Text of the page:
When I was growing up there was this cluttered, eccentric old pet store that my friends and I would go into and browse the odd collections of animals. There was a screaming myna bird, which happily chatted with anyone who entered. There was a large, wire cage with an almost hairless, hunched over, arthritic rat. On the cage was a sign (there were odd signs on most of the cages) that read: Parents who say “ew” have children who say “ew.” In my youth, the sign had struck me as a funny example of the store’s eccentricity.
Now, however, I get the statement. And, it’s not just applicable to parents. When teachers say, “ew,” when society says, “ew,” when cartoons say, “ew”…. I think often about people saying “ew” and “ewwwwww!”
chocolate tube slime
When classes or camps of children come to spend time at Look About Lodge and learn about the natural world around them, the first rule we enforce on them is, “You may not say ew.” They may say, “interesting” or “ohhh!” or even, “I do not want to touch that.” But, they may not say “ew.” When kids say the e-word, their brains seem to turn off. It’s an unconscious way of saying, “I’m not going to learn about that!” When relating to things we discover in nature, that is not an acceptable attitude.
a dead starling with two carion beetles making it "home sweet home"
Dead things can be amazing. Decomposition is an adventure with a full cast of characters: fungi, bacteria, invertebrates and more! Just today, with a group of 4-year olds, I found an owl pellet full of mouse bones. They loved seeing the tiny teeth of the dead mouse.
We encounter so many glorious functions of mucus (and mucusy things) in nature. Amphibians secrete mucus to allow them to breathe through their skin and to deter predators. Black cherry trees exude sap that looks like giant tree boogers. Slug slime is remarkable and turns into super-slime if you try to wash it off with soap and water (hint from a naturalist: wipe it on a dry paper towel or your jeans to remove it from your hands).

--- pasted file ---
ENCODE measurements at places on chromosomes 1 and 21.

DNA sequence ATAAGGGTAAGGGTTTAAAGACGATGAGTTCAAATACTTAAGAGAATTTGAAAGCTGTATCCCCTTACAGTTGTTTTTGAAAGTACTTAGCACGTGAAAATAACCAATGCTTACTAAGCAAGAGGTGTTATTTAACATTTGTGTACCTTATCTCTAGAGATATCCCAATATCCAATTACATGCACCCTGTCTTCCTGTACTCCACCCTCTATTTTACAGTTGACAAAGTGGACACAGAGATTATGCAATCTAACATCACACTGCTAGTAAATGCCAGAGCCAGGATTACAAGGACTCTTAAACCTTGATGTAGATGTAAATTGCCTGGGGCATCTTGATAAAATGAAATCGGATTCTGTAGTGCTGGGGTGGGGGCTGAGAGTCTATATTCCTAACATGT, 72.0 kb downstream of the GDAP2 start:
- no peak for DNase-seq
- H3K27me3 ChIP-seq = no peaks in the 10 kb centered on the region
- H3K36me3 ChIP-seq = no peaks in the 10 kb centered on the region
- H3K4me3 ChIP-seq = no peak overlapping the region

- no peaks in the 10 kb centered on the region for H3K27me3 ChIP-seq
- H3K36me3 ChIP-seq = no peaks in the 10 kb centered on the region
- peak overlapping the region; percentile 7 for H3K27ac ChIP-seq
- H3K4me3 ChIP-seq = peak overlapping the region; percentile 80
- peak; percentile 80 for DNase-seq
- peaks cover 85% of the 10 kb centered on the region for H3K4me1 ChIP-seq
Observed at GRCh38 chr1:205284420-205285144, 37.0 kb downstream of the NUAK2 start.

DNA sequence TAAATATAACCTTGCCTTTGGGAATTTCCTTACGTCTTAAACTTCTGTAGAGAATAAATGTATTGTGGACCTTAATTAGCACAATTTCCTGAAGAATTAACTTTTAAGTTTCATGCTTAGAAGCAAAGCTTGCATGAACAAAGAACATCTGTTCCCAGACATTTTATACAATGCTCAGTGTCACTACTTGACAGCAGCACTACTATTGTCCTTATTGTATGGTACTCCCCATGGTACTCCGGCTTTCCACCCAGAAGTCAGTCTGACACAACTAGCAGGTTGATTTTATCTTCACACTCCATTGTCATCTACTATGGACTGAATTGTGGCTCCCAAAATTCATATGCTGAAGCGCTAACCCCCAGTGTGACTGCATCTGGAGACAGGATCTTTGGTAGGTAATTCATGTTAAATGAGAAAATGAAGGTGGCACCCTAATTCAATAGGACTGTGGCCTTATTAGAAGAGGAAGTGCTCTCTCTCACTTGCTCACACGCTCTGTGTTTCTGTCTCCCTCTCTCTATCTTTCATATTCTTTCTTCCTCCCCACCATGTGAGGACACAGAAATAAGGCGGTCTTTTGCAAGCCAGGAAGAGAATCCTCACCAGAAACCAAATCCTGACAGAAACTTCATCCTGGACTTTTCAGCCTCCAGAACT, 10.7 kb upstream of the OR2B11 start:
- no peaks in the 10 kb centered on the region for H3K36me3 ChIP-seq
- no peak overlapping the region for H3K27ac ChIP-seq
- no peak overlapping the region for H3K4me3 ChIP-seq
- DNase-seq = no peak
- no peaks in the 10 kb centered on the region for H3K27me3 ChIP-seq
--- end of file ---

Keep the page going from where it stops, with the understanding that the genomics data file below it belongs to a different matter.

slug covered log
Spiders get way more than their fair share of ewws. Spider-aversion is likely an evolutionary response to protect us from a venomous bite. The reality is, most spiders we encounter will be very happy to not deliver anything to us, if we just choose to not disturb them. Leave them alone, and they’ll return the favor and even better, they’ll eat insects. I would urge you to squash the “eww” instead of the spider. Exchange that reaction with curiosity or at least calm, “I’m not going to bother that creature.”
argiope spider wrapping a grasshopper in silk
The entire Outdoor Experiences Division here at Cleveland Metroparks is committed to helping people build a positive relationship with the nature around them. I know most of you would agree that sharing a love of the world with children is the way to raise them into adults who will care for our world responsibly. Let’s all commit to saying “ew” much less. Let’s all swap out disgust for curiosity. Remember that saying, “ew” curtails the brain’s openness to learning something new. You don’t have to touch it. You don’t have to like it. You don’t have to put a bumper sticker on your car declaring you’ll brake for it. But, let’s try to learn something new about the unsavory. An open mind and a positive attitude is contagious. With those virtues we can encourage our children to learn something new about the world they’ll be entrusted to protect.